Some types of stress are normal and necessary, which force us into action, whether that action is planting a garden, meeting a deadline, or escaping from danger. In fact, stress has been the force behind much of our progress throughout the years. But when stress becomes a frequent occurrence, our health, goals, and relationships can all suffer. That’s because stress can affect our moods and our ability to think clearly. It can also weaken our immune system and make us more susceptible to getting sick.
Symptoms of stress
The following changes may be signs that you are overly stressed:
- Changes in appetite or weight
- Changes in sleep patterns
- Loss of interest in activities previously enjoyed
- Sadness, guilt, or feelings of irritability
- Constant negative thoughts
How stress affects the body
Chronically high levels of stress may suppress immunity, leaving you more vulnerable to sickness. Stress can increase blood pressure, blood sugar, and triglycerides - all big factors that can increase your risk of hypertension and heart problems. Stress can also affect your gastrointestinal system causing heartburn, indigestion, nausea, or stomach pains. Stress can affect other areas of your body as well. It is important to identify if you are under a constant amount of stress early on in order to avoid health issues over time.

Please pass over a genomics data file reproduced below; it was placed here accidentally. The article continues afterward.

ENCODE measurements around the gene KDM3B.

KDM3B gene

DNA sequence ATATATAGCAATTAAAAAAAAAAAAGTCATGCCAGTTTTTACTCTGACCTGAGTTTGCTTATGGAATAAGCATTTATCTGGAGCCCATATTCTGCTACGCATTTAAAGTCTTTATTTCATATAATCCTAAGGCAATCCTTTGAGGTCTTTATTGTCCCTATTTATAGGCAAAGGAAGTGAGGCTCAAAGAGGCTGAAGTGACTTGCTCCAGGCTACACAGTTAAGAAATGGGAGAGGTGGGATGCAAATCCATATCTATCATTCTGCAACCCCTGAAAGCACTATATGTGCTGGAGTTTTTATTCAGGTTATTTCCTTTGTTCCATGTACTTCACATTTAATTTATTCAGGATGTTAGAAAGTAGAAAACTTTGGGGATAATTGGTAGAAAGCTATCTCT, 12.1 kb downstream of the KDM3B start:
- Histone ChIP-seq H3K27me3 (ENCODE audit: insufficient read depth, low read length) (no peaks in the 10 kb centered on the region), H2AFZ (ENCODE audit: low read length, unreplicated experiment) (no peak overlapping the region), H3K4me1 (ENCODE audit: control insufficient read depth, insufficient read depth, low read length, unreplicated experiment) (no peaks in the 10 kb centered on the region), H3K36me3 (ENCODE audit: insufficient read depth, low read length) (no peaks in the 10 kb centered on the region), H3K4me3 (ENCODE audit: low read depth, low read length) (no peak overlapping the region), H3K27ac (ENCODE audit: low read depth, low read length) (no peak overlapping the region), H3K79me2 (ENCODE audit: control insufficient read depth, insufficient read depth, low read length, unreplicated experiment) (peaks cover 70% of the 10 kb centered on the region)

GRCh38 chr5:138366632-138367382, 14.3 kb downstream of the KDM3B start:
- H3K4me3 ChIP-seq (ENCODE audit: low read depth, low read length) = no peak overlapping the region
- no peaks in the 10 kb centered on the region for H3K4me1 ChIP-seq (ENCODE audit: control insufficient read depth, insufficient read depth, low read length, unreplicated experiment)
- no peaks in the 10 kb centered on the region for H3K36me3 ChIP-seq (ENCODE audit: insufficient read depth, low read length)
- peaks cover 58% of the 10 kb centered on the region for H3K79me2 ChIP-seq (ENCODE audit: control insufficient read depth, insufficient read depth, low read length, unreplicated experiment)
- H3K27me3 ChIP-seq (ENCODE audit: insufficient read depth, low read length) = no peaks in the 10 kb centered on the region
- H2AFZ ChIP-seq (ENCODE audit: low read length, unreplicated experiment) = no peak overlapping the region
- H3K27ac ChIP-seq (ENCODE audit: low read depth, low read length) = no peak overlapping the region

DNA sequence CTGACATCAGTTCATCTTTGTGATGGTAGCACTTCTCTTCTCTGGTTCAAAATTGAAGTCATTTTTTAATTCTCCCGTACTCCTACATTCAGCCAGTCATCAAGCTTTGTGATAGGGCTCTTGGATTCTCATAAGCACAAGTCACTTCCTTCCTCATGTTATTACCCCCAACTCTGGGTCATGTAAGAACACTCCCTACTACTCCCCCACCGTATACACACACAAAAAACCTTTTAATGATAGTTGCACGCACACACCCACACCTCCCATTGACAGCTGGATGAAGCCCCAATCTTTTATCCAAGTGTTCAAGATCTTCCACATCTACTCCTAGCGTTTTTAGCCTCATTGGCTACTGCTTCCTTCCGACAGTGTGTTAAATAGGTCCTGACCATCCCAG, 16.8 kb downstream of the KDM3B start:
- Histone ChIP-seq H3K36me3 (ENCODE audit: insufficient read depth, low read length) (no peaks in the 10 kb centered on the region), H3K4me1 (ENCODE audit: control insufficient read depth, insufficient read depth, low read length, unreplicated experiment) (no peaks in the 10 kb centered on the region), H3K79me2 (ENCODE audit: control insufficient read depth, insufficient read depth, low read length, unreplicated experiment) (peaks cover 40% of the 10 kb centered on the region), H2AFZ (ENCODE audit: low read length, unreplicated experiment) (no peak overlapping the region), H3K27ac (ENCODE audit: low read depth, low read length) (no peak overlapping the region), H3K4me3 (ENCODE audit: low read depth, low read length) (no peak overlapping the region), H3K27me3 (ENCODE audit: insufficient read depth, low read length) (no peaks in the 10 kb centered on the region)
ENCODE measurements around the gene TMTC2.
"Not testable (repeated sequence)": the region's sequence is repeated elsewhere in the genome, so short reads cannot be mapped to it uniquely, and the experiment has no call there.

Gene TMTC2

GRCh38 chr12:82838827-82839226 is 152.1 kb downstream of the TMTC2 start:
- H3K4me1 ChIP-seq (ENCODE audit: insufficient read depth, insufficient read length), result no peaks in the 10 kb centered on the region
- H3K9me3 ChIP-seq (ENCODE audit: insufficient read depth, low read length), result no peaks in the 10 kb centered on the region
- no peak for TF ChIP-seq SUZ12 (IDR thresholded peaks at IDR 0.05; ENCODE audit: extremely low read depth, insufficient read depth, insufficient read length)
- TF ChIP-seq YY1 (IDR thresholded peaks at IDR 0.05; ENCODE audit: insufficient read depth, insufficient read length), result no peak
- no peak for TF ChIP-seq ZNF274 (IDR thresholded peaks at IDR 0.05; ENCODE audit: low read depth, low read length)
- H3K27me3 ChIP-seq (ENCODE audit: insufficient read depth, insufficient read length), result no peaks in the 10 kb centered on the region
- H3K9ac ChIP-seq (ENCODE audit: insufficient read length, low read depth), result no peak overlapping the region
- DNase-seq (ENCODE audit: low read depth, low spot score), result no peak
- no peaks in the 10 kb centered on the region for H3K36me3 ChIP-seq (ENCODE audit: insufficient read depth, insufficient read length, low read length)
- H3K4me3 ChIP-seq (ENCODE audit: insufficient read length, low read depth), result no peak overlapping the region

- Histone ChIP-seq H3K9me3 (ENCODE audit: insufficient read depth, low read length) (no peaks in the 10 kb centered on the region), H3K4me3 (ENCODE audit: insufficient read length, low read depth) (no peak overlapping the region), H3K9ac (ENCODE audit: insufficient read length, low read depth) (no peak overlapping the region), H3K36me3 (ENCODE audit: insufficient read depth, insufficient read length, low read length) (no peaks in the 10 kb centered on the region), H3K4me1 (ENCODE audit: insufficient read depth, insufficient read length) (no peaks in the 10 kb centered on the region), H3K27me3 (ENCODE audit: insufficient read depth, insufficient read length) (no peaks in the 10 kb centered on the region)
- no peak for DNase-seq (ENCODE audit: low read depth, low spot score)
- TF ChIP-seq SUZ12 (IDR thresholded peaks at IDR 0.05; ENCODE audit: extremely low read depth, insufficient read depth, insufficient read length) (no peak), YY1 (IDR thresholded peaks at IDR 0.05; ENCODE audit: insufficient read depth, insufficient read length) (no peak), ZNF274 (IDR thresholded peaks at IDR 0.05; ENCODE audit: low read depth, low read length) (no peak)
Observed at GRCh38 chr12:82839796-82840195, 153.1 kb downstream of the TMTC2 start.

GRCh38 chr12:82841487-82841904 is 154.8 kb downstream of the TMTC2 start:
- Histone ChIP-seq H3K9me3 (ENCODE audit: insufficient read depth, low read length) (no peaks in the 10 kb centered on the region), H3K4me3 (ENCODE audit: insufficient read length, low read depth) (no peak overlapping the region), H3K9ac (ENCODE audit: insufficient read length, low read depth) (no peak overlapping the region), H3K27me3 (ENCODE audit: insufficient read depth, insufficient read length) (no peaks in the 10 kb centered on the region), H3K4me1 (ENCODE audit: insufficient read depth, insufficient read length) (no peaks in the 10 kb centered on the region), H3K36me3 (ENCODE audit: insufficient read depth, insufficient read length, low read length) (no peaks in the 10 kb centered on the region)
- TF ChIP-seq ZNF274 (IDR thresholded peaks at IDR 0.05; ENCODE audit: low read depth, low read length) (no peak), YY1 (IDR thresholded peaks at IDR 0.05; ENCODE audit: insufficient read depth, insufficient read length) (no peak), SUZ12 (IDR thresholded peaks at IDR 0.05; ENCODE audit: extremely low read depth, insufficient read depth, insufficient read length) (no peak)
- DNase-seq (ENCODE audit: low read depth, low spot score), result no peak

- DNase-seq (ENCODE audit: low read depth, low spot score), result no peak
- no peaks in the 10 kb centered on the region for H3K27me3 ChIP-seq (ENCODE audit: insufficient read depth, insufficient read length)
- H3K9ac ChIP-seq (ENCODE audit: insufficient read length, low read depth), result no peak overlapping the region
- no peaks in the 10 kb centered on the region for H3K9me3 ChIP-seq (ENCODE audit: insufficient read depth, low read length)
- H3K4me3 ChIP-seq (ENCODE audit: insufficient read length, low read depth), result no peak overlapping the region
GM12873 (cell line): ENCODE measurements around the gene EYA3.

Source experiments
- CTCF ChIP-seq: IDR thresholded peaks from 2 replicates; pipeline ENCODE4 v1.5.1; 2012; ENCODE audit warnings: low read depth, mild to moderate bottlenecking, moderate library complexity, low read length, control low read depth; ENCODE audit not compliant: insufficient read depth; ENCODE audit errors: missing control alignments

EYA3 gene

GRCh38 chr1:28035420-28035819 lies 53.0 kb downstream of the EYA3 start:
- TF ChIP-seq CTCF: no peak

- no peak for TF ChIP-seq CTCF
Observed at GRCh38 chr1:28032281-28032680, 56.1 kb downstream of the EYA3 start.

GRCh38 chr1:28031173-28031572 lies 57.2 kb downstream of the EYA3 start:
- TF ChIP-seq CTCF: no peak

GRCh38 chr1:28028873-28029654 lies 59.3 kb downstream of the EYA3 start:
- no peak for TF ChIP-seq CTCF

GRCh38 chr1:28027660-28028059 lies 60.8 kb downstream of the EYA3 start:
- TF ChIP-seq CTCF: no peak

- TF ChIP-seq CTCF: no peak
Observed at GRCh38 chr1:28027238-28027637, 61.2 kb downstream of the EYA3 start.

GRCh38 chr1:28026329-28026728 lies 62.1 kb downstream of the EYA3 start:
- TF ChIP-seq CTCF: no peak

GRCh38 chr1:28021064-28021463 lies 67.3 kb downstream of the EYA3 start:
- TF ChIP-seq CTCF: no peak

Coping with stress looks different for every person as we are all unique, however, the following can help with stress levels:
- Identify what is causing you stress
- Consider strategies to overcome your stress ( working fewer hours, taking more breaks)
- Talk to others about how you’re feeling - friends, family, coworkers, a therapist
- Consider taking a course or class on stress management
- EXERCISE! Physical activity is great for the mind and body - make sure to get up and MOVE each day
- Meditate or take ten minutes to decompress in a quiet space
- Eat healthier
Stress is a natural and helpful bodily reaction, however, chronic stress may negatively affect health. Stress management techniques and coping mechanisms such as therapy, exercise, meditation, a healthy diet, and participating in hobbies can help reduce stress levels. Speak with your trainer, doctor, or therapist if you’re feeling chronically stressed and need support to manage it.